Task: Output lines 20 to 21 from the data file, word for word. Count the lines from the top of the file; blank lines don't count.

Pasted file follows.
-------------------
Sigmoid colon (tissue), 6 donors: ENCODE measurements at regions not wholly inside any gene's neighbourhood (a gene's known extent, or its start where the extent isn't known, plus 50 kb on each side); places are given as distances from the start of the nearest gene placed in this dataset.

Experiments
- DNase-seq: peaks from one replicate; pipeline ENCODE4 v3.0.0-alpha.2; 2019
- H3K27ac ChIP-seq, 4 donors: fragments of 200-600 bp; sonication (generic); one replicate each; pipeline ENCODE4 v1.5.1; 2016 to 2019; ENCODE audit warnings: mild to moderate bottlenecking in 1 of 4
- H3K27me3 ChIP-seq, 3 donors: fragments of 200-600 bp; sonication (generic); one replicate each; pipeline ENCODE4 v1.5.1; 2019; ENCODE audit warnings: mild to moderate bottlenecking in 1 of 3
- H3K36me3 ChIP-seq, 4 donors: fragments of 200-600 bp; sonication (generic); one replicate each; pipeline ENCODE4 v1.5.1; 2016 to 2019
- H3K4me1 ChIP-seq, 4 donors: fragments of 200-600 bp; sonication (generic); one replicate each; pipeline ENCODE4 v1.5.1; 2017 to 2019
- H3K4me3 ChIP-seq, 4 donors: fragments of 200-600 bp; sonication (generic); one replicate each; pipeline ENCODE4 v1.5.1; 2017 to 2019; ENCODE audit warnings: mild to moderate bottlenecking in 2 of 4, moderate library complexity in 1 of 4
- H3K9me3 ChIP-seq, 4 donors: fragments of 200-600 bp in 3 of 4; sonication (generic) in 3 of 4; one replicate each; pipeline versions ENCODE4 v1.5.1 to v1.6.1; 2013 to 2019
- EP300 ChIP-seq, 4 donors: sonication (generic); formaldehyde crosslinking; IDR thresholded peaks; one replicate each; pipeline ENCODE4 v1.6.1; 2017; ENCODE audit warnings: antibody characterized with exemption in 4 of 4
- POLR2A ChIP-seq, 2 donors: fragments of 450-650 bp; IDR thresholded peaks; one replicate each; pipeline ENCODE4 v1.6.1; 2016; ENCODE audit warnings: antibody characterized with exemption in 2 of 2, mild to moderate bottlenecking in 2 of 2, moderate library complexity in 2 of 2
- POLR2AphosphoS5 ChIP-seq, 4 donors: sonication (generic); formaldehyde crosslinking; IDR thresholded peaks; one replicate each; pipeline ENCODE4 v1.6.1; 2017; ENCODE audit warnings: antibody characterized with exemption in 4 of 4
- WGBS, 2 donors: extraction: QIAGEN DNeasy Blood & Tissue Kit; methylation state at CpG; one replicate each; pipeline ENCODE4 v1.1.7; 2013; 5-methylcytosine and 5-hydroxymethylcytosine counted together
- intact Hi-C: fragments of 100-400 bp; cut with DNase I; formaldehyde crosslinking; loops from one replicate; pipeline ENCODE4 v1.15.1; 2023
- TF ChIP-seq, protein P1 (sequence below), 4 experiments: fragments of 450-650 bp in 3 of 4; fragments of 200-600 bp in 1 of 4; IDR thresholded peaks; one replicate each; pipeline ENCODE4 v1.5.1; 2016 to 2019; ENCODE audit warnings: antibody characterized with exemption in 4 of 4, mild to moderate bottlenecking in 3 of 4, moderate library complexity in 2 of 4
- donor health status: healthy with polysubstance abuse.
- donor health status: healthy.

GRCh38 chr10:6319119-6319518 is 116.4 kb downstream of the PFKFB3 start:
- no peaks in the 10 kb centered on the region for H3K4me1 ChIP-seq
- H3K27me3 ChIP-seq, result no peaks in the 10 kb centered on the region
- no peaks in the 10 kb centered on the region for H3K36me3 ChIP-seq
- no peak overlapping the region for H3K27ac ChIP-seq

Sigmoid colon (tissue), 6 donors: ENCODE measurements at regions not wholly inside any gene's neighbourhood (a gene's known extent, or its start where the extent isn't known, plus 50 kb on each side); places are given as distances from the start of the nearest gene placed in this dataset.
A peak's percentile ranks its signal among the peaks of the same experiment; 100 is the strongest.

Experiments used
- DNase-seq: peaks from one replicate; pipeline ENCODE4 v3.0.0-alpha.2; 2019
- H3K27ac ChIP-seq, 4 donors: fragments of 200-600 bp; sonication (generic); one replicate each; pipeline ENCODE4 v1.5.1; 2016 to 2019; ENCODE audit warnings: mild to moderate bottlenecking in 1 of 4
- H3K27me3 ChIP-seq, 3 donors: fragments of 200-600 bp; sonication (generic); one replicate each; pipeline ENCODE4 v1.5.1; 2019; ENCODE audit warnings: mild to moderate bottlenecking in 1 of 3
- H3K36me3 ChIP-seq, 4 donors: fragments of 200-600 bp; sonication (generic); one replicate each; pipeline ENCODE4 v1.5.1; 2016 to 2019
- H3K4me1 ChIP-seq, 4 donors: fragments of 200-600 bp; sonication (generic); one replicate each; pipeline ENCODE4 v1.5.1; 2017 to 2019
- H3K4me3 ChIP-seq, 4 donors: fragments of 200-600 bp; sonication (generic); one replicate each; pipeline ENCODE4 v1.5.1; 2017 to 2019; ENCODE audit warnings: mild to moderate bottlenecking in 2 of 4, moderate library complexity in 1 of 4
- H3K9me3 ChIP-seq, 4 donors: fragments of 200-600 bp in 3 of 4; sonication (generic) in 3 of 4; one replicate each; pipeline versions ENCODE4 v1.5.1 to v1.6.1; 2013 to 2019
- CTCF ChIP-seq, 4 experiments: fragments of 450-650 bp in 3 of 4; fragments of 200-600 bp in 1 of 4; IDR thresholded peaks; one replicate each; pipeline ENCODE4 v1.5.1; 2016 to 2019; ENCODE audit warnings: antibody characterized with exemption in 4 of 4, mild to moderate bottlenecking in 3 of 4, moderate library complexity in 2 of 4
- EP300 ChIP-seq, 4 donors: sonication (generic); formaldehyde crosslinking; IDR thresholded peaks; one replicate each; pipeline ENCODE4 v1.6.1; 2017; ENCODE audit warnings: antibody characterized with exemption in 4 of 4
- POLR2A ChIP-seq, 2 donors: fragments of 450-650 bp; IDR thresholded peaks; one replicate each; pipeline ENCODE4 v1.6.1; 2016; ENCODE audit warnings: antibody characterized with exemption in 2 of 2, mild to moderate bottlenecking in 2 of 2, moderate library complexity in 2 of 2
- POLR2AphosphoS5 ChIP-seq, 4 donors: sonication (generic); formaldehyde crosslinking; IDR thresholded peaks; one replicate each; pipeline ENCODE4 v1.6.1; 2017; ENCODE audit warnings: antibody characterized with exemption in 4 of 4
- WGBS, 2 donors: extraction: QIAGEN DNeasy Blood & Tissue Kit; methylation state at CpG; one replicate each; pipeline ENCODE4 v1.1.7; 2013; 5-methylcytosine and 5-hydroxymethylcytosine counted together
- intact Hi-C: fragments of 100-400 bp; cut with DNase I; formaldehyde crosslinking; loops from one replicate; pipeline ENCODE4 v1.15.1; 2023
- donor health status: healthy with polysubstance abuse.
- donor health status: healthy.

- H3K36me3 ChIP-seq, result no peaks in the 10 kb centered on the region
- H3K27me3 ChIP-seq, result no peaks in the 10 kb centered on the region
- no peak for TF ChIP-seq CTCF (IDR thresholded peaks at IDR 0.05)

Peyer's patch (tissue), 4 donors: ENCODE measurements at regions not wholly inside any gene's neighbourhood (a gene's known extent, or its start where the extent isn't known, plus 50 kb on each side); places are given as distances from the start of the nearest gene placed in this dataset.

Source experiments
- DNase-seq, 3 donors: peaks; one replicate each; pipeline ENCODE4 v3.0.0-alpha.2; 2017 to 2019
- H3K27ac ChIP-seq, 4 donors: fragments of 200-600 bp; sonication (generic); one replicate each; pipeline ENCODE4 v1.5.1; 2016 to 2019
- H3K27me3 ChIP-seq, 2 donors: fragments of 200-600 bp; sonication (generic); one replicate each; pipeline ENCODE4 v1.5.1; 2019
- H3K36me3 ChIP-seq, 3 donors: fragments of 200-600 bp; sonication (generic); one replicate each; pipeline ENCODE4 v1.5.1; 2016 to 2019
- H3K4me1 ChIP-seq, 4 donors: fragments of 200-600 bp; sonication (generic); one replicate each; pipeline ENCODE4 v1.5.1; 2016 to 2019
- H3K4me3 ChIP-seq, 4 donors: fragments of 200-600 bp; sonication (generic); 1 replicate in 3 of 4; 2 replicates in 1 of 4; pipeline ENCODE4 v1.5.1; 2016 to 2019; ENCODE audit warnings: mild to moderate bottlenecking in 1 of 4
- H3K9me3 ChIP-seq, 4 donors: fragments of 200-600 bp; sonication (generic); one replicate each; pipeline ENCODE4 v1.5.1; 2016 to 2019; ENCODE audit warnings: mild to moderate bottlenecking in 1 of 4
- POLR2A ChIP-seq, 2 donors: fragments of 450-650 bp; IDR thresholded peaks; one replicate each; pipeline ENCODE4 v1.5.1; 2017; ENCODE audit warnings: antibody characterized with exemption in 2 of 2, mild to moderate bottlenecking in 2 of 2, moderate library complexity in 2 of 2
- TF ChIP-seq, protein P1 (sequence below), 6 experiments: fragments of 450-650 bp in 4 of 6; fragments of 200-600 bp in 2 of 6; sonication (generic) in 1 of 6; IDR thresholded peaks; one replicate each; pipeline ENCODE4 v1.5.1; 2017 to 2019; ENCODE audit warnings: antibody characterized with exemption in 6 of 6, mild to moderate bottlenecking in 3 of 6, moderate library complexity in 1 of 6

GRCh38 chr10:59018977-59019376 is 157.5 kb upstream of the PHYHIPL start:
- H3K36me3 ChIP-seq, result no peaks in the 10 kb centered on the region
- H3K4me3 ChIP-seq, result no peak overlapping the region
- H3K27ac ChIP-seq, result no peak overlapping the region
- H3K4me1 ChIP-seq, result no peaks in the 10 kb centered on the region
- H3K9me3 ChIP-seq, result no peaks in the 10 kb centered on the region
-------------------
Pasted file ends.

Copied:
- H3K27me3 ChIP-seq, result no peaks in the 10 kb centered on the region
- no peaks in the 10 kb centered on the region for H3K36me3 ChIP-seq